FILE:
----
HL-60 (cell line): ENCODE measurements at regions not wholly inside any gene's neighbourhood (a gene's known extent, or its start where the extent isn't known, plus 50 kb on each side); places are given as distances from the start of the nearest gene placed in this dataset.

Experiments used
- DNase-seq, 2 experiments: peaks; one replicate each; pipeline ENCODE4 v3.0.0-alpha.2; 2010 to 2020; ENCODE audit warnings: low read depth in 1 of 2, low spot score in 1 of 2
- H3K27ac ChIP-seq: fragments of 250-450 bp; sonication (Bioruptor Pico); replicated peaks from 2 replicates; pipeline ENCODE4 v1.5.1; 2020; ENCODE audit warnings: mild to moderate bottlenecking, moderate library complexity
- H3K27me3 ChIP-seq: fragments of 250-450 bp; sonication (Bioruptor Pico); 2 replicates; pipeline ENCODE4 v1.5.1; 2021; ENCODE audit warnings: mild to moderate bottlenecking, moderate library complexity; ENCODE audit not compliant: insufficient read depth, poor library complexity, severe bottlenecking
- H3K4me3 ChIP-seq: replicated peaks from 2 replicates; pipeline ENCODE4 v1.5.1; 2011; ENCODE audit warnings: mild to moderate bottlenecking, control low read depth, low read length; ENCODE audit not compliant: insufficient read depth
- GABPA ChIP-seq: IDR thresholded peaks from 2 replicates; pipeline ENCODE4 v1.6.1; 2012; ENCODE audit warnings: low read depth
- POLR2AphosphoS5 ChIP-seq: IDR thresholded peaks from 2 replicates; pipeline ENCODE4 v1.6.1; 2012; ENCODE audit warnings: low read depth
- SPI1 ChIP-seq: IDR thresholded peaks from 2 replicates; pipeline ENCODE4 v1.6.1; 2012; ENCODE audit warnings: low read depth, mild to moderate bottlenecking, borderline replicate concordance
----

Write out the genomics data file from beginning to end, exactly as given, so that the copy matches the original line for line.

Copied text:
HL-60 (cell line): ENCODE measurements at regions not wholly inside any gene's neighbourhood (a gene's known extent, or its start where the extent isn't known, plus 50 kb on each side); places are given as distances from the start of the nearest gene placed in this dataset.

Experiments used
- DNase-seq, 2 experiments: peaks; one replicate each; pipeline ENCODE4 v3.0.0-alpha.2; 2010 to 2020; ENCODE audit warnings: low read depth in 1 of 2, low spot score in 1 of 2
- H3K27ac ChIP-seq: fragments of 250-450 bp; sonication (Bioruptor Pico); replicated peaks from 2 replicates; pipeline ENCODE4 v1.5.1; 2020; ENCODE audit warnings: mild to moderate bottlenecking, moderate library complexity
- H3K27me3 ChIP-seq: fragments of 250-450 bp; sonication (Bioruptor Pico); 2 replicates; pipeline ENCODE4 v1.5.1; 2021; ENCODE audit warnings: mild to moderate bottlenecking, moderate library complexity; ENCODE audit not compliant: insufficient read depth, poor library complexity, severe bottlenecking
- H3K4me3 ChIP-seq: replicated peaks from 2 replicates; pipeline ENCODE4 v1.5.1; 2011; ENCODE audit warnings: mild to moderate bottlenecking, control low read depth, low read length; ENCODE audit not compliant: insufficient read depth
- GABPA ChIP-seq: IDR thresholded peaks from 2 replicates; pipeline ENCODE4 v1.6.1; 2012; ENCODE audit warnings: low read depth
- POLR2AphosphoS5 ChIP-seq: IDR thresholded peaks from 2 replicates; pipeline ENCODE4 v1.6.1; 2012; ENCODE audit warnings: low read depth
- SPI1 ChIP-seq: IDR thresholded peaks from 2 replicates; pipeline ENCODE4 v1.6.1; 2012; ENCODE audit warnings: low read depth, mild to moderate bottlenecking, borderline replicate concordance